Michael Moore’s new documentary, Capitalism: A Love Story explores the current economic crisis in the United States, and presents his view on how capitalist greed has brought us to this point. We see stories of people evicted from their homes, laborers laid off from their jobs, and politicians expressing their frustration with the choices thrust upon them.
I have mixed feelings about the movie.
I tend to enjoy Moore’s films. Bowling for Columbine was fascinating, and Fahrenheit 9/11 succeeded at getting me good ‘n riled up. Sicko was full-on horrifying. For some reason, though, while I enjoyed many parts of Capitalism, I also took umbrage at a few parts.
We see two middle-class working families being evicted from their homes, and of course we’re meant to be outraged over the treatment they receive. We know they stopped making their mortgage payments and are thrown out by the bank, but we don’t find out how they got to that point.
Did they an ARM mortgage with a low interest rate, and then find themselves a couple of years later with a jacked-up interest rate and a payment they can’t afford? Then shame on the homeowner for not taking the time to research and understand what he/she is signing. If you don’t understand, find out before you sign your life away.
On the other hand, let’s be honest and accept that they may have been tricked into it by a smooth-talking salesperson. Shame on the mortgage loan officer who may not have done a good job explaining the risks. Shame on the bank that approved the mortgage based on the low ARM payment, not the eventually higher payment. There’s the potential for a lot of blame to pass around here, and legitimately so.
There’s also a whole segment on the Republic Doors and Windows situation, where the company couldn’t make its payroll and wanted a loan from their bank. The bank, seeing that the company was in financial trouble, refused to loan them money that they might not be able to pay back. So when the company didn’t pay its employees, the bank was blamed. Well, as a customer (and an employee!) of the bank in question, I’m glad that the bank didn’t want to loan my deposits (and my future paycheck) to a company that wasn’t likely to be able to pay it back.
Yes, I’m a bank employee, and I’m biased. But seriously, this movie seems to suggest that homeowners who can’t pay their mortgage should be allowed to keep their home anyway, and that companies who can’t pay their bills should still be entitled to a loan from the bank despite being unable to pay it back. So essentially, people who can’t pay bills should have the banks pay them anyway, which means all of the other bank customers should have to shoulder the burden.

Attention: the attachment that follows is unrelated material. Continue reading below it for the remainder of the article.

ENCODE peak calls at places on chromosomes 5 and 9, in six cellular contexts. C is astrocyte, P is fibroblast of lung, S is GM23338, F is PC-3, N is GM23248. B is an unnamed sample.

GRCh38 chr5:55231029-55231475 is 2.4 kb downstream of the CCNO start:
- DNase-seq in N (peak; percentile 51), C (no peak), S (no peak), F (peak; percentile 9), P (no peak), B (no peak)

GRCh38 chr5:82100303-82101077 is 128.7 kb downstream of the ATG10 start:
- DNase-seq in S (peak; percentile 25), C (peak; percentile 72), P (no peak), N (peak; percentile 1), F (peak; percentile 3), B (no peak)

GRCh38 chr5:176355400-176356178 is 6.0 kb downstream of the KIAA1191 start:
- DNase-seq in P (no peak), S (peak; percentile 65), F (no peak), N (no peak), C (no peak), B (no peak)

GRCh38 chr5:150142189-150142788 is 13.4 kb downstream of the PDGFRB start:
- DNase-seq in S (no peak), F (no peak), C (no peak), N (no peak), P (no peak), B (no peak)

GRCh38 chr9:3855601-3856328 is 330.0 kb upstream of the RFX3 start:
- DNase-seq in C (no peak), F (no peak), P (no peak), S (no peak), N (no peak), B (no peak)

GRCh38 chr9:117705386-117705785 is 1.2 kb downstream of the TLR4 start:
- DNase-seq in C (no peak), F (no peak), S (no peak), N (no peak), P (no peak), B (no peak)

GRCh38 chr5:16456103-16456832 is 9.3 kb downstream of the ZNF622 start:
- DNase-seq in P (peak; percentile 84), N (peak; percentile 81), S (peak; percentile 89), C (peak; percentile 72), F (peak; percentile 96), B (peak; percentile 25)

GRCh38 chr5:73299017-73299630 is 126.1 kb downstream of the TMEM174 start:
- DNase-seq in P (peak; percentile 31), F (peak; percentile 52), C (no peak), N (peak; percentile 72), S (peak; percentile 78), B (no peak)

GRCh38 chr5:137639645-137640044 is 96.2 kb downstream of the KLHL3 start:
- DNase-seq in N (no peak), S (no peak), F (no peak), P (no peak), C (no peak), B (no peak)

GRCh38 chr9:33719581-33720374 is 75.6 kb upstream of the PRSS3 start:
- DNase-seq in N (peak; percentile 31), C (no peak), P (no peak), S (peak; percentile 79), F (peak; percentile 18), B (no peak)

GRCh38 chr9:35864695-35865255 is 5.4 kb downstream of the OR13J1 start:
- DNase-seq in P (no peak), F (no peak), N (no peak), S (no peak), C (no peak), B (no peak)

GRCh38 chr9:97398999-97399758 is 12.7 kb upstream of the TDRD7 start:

Don’t get me wrong: these are heartbreaking stories of personal loss, and I genuinely feel bad for the people who lose their homes or their jobs due to circumstances outside their control. I just think we’d be better served understanding how they got there, not focusing on the financial system that expects people to be held accountable to their obligations. After awhile there needs to be an element of personal responsibility, and we shouldn’t feel entitled to a free house or a loan that we don’t have to pay back.
There are great scenes in the movie talking about the vehement push from the White House — in both the Bush and Obama administrations — to take drastic actions in response to the burgeoning crisis. Hearing some of the politicians lamenting about the pressure to vote in favor of the “bailout” bills, with no time to really understand what they were voting on, was fascinating.
And this isn’t just “buyer’s remorse” with politicians backing off of their previous stances, as we got to see actual footage of their speeches on the house floor saying that we shouldn’t do this. It was nice to see some of the historical debate.
Frankly, I wish more of the movie was like those scenes. The parts that were less “tugging at the heart strings” and more “here is what happened” were compelling, and that’s the story that needs to be told. The film works best when it’s an actual documentary, educating the public and helping tell the story of what we need to do differently.
If you’re interested in the debate about rich versus poor, personal responsibility versus guaranteed rights, capitalism versus “socialism” and so on, go see this film. Even if you don’t agree with the stances that Michael Moore takes on issues, it’s still thought-provoking and great material for impassioned discussions.
Just promise to keep an open mind and consider all sides of the debate, regardless of your personal leanings… M’kay?